Restorative and responsive justice can be a strategy of social work practice that builds democracy bottom-up by seeing families as building blocks of democracy and fonts of democratic sentiment. At the same time, because families are sites of the worst kinds of tyranny and the worst kinds of neglect, a rule of law is needed that imposes public human rights obligations on families. The republican ideal is that this rule of law that constrains people in families should come from the people. Restorative and responsive justice has a strategy for the justice of the people to bubble up into the justice of the law and for the justice of the law to filter down into the justice of the people. The role of the social worker is to be a bridge across which both those democratic impulses are enabled to flow. The empowering side of the social work role fits the first side of the duality where the will of families bubble up; the coercive side of the social work role fits the second where the justice of the law filters down.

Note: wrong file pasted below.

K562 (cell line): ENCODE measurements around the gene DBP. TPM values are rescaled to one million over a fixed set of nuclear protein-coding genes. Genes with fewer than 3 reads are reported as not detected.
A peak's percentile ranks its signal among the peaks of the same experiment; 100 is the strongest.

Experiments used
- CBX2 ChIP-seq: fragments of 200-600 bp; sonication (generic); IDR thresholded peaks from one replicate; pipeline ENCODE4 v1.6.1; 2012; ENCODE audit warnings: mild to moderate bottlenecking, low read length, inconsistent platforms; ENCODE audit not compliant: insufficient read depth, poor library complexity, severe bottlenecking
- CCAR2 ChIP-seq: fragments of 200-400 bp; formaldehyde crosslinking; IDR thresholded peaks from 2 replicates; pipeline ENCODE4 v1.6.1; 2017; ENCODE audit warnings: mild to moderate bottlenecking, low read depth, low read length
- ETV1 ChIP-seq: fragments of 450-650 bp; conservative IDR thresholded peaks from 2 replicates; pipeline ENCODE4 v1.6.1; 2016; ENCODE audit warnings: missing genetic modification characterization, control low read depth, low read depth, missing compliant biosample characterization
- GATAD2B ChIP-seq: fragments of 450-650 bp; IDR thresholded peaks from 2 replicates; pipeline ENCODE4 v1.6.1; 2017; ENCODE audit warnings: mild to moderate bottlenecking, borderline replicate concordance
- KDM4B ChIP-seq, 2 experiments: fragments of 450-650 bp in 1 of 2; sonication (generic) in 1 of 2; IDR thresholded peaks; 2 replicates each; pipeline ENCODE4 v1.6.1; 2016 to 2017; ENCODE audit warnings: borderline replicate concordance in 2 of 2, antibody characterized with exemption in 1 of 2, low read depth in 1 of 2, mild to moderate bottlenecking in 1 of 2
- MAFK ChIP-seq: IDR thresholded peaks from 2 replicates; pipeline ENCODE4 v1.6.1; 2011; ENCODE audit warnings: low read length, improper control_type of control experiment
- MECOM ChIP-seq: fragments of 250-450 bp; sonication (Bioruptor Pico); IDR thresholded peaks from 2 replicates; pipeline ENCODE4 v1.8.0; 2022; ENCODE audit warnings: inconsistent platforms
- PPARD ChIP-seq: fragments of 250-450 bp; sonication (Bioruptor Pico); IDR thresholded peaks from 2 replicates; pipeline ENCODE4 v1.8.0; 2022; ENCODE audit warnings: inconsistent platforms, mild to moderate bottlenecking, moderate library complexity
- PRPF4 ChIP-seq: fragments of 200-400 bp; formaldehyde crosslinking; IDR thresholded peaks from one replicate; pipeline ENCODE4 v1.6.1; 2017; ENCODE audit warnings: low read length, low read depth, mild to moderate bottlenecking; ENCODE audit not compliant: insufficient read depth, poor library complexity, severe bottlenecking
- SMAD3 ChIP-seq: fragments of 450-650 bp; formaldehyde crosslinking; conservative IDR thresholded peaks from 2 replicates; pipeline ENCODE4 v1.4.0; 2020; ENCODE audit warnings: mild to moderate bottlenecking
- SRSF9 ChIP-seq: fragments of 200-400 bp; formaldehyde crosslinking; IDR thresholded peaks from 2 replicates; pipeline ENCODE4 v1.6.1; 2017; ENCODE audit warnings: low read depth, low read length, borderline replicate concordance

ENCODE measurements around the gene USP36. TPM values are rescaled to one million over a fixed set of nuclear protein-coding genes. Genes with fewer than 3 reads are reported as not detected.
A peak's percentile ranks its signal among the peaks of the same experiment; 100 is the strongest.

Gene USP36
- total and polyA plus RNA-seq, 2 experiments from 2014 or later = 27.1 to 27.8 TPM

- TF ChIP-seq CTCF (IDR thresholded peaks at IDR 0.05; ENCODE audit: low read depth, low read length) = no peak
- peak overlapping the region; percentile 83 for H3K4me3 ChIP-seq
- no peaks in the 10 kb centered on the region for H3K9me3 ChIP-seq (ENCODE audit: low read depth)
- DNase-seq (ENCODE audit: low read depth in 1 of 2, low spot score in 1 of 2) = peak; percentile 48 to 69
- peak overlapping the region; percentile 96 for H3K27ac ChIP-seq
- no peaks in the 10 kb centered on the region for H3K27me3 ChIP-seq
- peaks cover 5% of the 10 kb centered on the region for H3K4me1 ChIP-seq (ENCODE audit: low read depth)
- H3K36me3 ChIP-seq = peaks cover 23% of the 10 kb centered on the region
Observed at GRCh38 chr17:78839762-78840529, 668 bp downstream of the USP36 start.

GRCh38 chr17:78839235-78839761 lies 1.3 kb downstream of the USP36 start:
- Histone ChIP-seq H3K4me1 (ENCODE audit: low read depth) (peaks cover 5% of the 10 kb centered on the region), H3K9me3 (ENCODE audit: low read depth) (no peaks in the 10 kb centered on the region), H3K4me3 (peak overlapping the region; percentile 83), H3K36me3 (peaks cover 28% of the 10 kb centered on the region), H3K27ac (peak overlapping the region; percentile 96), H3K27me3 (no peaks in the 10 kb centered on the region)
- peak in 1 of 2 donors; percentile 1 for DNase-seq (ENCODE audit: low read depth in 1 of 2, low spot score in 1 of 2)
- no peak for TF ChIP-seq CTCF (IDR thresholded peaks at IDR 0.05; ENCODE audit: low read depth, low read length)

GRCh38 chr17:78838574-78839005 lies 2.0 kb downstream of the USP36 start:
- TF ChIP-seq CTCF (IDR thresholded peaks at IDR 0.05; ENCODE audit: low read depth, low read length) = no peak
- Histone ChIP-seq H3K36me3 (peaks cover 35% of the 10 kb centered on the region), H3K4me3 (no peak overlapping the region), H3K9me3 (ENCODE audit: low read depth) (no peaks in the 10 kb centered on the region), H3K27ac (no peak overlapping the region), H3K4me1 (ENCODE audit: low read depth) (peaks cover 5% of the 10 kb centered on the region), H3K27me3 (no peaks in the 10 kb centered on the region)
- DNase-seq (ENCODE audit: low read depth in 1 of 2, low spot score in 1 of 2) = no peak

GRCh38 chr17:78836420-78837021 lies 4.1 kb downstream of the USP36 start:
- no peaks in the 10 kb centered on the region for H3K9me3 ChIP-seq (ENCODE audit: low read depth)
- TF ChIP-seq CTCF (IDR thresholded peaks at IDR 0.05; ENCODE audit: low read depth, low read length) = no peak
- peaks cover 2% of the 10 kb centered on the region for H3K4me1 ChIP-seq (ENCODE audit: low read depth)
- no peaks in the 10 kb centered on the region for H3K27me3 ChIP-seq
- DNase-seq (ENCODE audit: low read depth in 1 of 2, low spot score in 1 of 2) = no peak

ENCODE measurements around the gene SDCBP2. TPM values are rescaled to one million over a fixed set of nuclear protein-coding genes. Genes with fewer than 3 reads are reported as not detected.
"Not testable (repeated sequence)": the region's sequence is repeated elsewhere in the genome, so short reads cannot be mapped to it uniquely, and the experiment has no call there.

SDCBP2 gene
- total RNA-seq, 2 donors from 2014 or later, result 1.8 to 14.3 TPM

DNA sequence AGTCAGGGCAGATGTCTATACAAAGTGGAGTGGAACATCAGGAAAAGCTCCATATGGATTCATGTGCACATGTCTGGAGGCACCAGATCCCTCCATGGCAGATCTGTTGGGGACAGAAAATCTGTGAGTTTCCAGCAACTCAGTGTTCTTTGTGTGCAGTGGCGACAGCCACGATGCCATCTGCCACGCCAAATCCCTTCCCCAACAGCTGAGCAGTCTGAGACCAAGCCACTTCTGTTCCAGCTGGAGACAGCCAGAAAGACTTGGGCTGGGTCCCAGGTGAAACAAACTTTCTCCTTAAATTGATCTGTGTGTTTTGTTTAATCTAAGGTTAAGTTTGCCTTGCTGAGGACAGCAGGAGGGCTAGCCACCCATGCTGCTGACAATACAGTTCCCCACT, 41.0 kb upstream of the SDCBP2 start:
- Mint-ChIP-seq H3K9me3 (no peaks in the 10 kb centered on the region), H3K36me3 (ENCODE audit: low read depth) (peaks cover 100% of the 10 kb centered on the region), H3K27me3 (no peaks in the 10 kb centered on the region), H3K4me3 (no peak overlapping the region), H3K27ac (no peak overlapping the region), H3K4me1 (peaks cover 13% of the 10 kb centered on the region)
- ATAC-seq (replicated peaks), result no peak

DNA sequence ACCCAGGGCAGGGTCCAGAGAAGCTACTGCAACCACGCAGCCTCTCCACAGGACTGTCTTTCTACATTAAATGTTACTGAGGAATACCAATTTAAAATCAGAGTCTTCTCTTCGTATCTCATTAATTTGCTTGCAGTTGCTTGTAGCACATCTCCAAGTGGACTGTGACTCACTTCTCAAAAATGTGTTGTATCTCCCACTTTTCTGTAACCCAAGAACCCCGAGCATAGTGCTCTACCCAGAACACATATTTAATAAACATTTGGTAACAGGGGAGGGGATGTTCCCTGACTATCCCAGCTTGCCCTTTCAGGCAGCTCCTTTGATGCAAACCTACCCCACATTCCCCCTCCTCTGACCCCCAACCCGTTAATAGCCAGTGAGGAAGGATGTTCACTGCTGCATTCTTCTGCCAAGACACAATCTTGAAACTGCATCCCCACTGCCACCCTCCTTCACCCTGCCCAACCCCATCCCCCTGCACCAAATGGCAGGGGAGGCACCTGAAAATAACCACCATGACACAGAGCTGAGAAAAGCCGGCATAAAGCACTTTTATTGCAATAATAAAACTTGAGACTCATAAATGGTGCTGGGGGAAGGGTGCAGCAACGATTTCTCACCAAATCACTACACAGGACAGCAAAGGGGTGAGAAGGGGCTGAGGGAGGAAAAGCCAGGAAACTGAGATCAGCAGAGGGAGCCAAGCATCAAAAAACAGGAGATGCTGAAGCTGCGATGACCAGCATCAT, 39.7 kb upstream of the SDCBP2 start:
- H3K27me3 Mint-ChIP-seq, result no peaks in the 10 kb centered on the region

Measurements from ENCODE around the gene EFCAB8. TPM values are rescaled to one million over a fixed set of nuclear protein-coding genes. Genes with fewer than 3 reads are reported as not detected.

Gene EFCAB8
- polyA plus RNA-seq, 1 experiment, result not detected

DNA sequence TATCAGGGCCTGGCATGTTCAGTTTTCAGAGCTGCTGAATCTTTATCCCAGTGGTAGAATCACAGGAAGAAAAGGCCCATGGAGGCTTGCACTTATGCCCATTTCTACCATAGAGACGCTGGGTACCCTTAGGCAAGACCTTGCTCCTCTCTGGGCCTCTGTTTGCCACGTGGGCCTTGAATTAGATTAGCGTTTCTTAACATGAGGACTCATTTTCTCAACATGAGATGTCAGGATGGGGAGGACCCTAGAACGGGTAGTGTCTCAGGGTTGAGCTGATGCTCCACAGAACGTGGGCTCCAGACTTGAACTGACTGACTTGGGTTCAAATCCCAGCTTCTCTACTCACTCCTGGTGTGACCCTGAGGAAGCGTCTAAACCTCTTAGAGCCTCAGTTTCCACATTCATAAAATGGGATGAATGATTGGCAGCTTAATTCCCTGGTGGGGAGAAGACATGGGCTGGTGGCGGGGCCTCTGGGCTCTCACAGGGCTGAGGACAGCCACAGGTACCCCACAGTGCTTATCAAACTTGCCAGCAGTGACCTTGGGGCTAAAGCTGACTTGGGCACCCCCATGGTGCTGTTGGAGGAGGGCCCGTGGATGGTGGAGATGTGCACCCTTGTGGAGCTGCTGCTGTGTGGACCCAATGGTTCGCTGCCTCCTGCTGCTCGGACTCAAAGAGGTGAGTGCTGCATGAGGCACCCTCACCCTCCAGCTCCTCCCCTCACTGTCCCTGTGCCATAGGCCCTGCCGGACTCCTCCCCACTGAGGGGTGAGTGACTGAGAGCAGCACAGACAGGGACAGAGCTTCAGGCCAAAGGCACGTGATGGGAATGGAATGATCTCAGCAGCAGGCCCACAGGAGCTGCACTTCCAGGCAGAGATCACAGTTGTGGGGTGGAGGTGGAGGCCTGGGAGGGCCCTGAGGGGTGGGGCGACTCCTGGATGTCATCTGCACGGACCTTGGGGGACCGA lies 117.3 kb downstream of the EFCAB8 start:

"Families and the Republic,"
The Journal of Sociology & Social Welfare: Vol. 31
, Article 12.
Available at: http://scholarworks.wmich.edu/jssw/vol31/iss1/12